Fantastic day of football. Weekend, really. Start on Thursday. Coming-out party for Joe Burrow, 23 years old, putting up 30 points for a Cincinnati team with a lot of holes, losing to 25-year-old Baker Mayfield. On Sunday, Jared Goff (25), Kyler Murray (23) and Lamar Jackson (23) were in total control in dominant wins. Patrick Mahomes (25) needed to do some Patrick Mahomes things in overtime, Josh Allen (24) launched gorgeous and effortless deep balls for Buffalo, Dak Prescott (27) threw for 450 yards to win the craziest game of his life, and Wilson (the old man at 31) capped everything with the second five-TD-pass game of his career Sunday night. That game—Seattle 35, New England 30—definitely should not have been on TVs in any cardiac units around the United States.
The message this morning is three-fold:
1. The game misses the fans tremendously. But the drama Sunday, all the way till a half-hour before midnight Eastern Time when Cam Newton was upended on the last play of the game two yards shy of the winning touchdown in Seattle, was as good as it gets.
2. Zero players of the approximately 2,272 active and practice-squad players on rosters have tested positive for COVID-19 in the first two weeks of the season, a remarkable achievement. Though the injury bug is awful, the COVID bug is nonexistent—so far.
3. The quarterbacks just keep on coming. The over-35 set—Brady, Rivers, Roethlisberger, Rodgers—went 4-0 Sunday, winning by an average of two touchdowns a game. But the QB farm system continues to churn out quality. Eleven of the 13 quarterbacks drafted in the top 10 picks over the past five years started over the weekend. Justin Herbert, the 11th, who looks like he’s 17 and in bad need of a haircut, went throw for throw with Mahomes most of the day at SoFi.
The play of the day: the Watermelon Kick.
“That’s what we call it,” Prescott said with some glee 90 minutes after the game. “The ball just kind of sits there like a watermelon, not on a tee.”
When I talk to players after games, quite often the answers are pretty plain, and they speak in press-conference-speak. But Prescott was fired up in his car driving home with his girlfriend. “Amen, AMEN!” he said about the win. “We could have been 0-2!
Dallas was down 39-24 with six minutes left. The Cowboys scored but missed the two-point conversion. “So we knew we needed two scores in the last five minutes,” Prescott said. “Not easy.” The Cowboys burned their timeouts and forced Atlanta to punt with three minutes left. In 68 seconds, they drove to a TD, Prescott running in his third TD of the day, and the extra point made it 39-37, Atlanta.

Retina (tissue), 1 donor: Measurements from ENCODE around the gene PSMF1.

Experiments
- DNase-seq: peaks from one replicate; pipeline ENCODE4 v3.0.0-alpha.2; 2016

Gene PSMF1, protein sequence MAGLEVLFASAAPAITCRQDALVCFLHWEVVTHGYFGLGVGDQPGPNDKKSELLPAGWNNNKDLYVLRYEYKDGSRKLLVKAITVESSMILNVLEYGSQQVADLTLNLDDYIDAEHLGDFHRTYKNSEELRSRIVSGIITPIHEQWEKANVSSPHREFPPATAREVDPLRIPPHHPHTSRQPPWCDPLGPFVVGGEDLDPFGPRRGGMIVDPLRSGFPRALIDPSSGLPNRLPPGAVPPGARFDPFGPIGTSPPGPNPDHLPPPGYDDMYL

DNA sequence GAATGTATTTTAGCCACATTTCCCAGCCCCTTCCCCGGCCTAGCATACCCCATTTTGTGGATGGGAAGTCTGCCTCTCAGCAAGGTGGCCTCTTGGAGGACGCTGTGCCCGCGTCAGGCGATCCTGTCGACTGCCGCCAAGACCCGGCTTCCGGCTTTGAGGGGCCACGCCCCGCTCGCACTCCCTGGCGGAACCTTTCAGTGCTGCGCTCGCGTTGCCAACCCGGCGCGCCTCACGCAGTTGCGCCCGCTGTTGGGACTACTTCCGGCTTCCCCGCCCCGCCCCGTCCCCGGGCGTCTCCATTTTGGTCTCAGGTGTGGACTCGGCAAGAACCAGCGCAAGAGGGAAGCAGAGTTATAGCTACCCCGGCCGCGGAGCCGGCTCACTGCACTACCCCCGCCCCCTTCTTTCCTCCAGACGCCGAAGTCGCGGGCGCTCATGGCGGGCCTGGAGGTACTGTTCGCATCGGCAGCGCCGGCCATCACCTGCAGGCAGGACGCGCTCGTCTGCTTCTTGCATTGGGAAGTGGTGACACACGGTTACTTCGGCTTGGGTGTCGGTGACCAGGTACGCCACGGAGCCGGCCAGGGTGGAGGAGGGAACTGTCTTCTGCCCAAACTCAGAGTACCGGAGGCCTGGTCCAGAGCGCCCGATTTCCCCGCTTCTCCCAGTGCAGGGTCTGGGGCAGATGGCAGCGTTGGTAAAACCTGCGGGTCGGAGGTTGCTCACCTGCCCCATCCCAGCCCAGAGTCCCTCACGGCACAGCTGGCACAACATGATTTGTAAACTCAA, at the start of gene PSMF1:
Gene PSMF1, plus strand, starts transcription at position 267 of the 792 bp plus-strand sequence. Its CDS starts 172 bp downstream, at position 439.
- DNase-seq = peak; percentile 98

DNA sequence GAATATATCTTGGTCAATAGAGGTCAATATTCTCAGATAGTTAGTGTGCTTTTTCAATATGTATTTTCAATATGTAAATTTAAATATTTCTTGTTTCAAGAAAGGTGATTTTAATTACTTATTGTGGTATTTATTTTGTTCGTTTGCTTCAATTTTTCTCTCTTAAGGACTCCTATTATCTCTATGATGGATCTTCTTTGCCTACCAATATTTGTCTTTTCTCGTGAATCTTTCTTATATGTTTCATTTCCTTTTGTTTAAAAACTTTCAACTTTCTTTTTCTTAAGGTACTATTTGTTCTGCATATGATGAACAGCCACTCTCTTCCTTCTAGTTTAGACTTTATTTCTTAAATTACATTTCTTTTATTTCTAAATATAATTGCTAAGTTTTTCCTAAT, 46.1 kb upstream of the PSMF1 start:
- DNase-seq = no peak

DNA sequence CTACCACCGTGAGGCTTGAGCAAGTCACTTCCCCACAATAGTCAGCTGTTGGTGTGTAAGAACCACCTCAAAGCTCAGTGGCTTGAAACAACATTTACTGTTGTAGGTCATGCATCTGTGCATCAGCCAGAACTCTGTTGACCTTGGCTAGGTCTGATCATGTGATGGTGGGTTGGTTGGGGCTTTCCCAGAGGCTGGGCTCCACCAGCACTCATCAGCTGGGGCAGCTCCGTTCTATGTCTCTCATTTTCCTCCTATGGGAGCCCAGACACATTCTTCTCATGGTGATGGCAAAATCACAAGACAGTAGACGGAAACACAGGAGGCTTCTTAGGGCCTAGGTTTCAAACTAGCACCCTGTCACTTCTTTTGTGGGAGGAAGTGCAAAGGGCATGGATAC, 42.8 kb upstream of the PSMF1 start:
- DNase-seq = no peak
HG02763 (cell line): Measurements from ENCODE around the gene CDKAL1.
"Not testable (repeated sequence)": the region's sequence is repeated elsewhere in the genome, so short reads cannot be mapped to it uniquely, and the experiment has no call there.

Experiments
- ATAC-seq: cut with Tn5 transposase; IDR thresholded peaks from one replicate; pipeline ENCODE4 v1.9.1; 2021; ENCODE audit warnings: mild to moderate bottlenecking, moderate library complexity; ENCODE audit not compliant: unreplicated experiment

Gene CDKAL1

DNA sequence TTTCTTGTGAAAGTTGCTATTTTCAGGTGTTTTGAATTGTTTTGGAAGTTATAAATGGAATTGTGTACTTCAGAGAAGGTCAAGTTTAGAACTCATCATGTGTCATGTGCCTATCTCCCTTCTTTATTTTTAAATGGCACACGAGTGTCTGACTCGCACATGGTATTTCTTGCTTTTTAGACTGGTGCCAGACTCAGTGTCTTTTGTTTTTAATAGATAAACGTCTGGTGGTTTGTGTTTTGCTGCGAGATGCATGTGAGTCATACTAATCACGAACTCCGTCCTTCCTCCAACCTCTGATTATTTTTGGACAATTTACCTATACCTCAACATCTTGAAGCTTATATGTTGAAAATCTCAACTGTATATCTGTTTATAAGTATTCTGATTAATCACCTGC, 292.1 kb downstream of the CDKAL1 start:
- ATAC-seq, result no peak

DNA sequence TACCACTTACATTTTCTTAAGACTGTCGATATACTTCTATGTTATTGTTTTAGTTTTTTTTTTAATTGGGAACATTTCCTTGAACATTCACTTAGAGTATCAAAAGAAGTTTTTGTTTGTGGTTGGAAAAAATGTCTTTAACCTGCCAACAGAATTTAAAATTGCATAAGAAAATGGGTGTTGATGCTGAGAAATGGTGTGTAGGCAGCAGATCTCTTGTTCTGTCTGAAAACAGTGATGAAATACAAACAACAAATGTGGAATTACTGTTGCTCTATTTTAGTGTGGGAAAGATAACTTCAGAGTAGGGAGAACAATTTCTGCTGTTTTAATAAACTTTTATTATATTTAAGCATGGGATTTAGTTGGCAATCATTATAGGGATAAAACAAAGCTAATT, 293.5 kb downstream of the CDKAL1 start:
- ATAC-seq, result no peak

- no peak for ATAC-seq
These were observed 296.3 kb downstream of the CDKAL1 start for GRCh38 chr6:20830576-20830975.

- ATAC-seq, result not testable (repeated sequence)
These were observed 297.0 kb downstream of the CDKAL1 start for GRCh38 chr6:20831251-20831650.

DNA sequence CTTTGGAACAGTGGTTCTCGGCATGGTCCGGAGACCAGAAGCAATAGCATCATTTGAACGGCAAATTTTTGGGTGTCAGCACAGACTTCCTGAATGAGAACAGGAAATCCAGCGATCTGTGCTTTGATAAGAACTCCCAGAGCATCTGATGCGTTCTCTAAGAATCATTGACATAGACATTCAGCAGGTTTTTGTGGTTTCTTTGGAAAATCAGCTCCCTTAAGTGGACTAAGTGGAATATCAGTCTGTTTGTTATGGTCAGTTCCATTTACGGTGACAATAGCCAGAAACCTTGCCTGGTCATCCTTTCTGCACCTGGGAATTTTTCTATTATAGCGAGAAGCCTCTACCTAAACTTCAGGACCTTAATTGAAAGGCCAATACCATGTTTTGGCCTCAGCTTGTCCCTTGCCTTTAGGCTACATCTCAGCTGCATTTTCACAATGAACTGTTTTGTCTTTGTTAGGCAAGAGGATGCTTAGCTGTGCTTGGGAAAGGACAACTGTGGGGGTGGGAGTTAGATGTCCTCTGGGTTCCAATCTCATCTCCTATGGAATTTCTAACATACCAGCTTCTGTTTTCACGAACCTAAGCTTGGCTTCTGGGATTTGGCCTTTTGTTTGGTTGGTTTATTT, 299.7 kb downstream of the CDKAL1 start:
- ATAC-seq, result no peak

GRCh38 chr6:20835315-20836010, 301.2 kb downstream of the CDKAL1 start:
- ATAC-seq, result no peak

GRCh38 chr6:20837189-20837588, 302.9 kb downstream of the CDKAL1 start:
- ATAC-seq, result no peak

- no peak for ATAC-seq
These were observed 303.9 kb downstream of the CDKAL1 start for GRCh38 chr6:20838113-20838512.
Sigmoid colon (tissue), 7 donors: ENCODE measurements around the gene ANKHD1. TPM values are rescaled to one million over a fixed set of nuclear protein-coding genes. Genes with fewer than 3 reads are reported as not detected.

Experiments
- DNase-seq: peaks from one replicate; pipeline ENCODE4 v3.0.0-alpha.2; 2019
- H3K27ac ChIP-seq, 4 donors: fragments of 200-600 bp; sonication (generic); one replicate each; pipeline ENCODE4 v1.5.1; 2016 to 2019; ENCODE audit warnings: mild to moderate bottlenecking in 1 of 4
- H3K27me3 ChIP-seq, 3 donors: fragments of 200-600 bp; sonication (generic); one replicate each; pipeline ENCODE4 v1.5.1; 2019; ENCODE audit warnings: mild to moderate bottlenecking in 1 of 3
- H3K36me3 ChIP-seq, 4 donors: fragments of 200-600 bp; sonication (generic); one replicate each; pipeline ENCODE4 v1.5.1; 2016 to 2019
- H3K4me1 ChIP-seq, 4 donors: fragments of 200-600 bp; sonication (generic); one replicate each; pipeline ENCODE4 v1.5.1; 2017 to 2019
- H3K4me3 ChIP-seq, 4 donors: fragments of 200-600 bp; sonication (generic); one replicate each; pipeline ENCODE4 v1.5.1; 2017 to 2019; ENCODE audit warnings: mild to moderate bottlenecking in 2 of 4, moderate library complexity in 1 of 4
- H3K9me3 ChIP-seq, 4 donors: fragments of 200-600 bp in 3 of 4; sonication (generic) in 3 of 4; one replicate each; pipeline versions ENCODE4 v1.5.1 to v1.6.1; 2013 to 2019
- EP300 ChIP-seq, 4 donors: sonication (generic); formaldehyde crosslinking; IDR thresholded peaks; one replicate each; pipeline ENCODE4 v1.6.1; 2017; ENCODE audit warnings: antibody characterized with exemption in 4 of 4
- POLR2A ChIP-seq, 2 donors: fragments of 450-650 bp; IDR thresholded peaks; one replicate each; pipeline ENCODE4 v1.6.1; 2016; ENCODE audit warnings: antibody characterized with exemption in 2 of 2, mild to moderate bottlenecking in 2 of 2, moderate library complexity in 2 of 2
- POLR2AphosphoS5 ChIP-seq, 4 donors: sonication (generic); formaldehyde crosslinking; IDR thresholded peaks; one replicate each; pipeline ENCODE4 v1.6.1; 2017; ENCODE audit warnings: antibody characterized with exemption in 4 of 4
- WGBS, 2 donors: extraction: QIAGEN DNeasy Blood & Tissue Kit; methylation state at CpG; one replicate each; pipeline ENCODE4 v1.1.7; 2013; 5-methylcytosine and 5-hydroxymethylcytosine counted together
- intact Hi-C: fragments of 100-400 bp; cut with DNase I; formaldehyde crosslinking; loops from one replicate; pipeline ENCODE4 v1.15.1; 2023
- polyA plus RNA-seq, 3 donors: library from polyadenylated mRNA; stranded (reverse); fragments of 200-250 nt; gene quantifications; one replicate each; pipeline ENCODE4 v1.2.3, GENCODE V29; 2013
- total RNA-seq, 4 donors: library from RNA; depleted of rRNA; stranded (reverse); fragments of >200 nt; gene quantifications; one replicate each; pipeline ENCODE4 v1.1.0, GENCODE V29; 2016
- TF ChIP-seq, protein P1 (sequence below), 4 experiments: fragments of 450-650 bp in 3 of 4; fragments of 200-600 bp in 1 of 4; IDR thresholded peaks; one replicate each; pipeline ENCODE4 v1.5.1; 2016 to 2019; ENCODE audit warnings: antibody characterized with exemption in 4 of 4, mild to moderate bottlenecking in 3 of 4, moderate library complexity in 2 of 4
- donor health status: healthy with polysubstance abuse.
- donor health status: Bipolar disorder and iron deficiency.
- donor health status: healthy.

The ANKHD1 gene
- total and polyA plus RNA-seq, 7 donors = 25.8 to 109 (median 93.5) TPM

Dallas needed to recover the onside kick, or the team would be 0-2. Here came kicker Greg Zuerlein out for the kick. With no tee. Prescott described the next few seconds in vivid detail.
“I have never been in a game like this,” he said. “Maybe the playoff game my rookie year against Green Bay, but we lost that one, and it didn’t come down to a play like this one. It was incredible, honestly. We’ve seen it done in practice. [Offensive coordinator] Kellen Moore saw it get set up, and [quarterbacks coach] Doug Nussmeier told me, ‘Watermelon kick!’ “
It’s actually an ingenious idea. Because players can’t line up more than one yard from the spot of the kickoff (they used to be able to get a five-yard running start), kicking team players can’t get the kind of running start they used to on onside kicks. So Zuerlein and special-teams coach John Fassel had practiced a form of the onside kick where Zuerlein would kick a spinning ball diagonally, and fairly slowly. Cowboy players could run to the skidding ball and attempt to block out, as on a basketball rebound, any opposing players who might be trying to get to the ball.
Obviously, the Falcons hadn’t seen it before. They peered at the spinning, slow-moving ball like it was diseased and they didn’t want to touch it.
“I asked our punter, Chris Jones, why [the Falcons] wouldn’t just dive on it,” Prescott told me, “and he said the way it spins makes it really hard to do that. They were probably afraid that if they jumped on it, it might get loose and we’d recover.”
Better that than what happened: Dallas cornerback C.J. Goodwin, once the ball traveled exactly 10 yards downfield, jumped it and won a wrestling match for it with three Falcons. Prescott’s 24-yard dart to rookie CeeDee Lamb (“CeeDee is smart as hell, great feel for the game,” Prescott said) helped set up Zeurlein’s winning field goal with four seconds left.
It all was made possible by the Watermelon Kick.
Prescott: “In the locker room after the game, I saw [guard] Zack Martin, and we both said the same thing to each other: I don’t know if you realize what this means! No way we could start 0-2. It just couldn’t happen. We lost so many guys on offense. Three tackles, our tight end, Blake Jarwin. But you know that next-man-up mentality. We’ve got it here. We believe in the guys behind the starters. And I will tell you, they played great today.
“The other thing that was important today—not just the win—but the way coach McCarthy was with us at halftime. That was an important time for our team. We were down big [29-10 at halftime] and he said, ‘Forget the final score. Let’s see the team we’ve got out there in the second half. Let’s see the men we’ve got.’ He’s easy to follow.”
Amazing. Prescott threw for 450. He ran in three scores. No talk about that. Just the crazy onside kick, and an early season saved from the cliff.
Introducing the Watermelon Kick: Inside the craziest onside kick ever originally appeared on NBCSports.com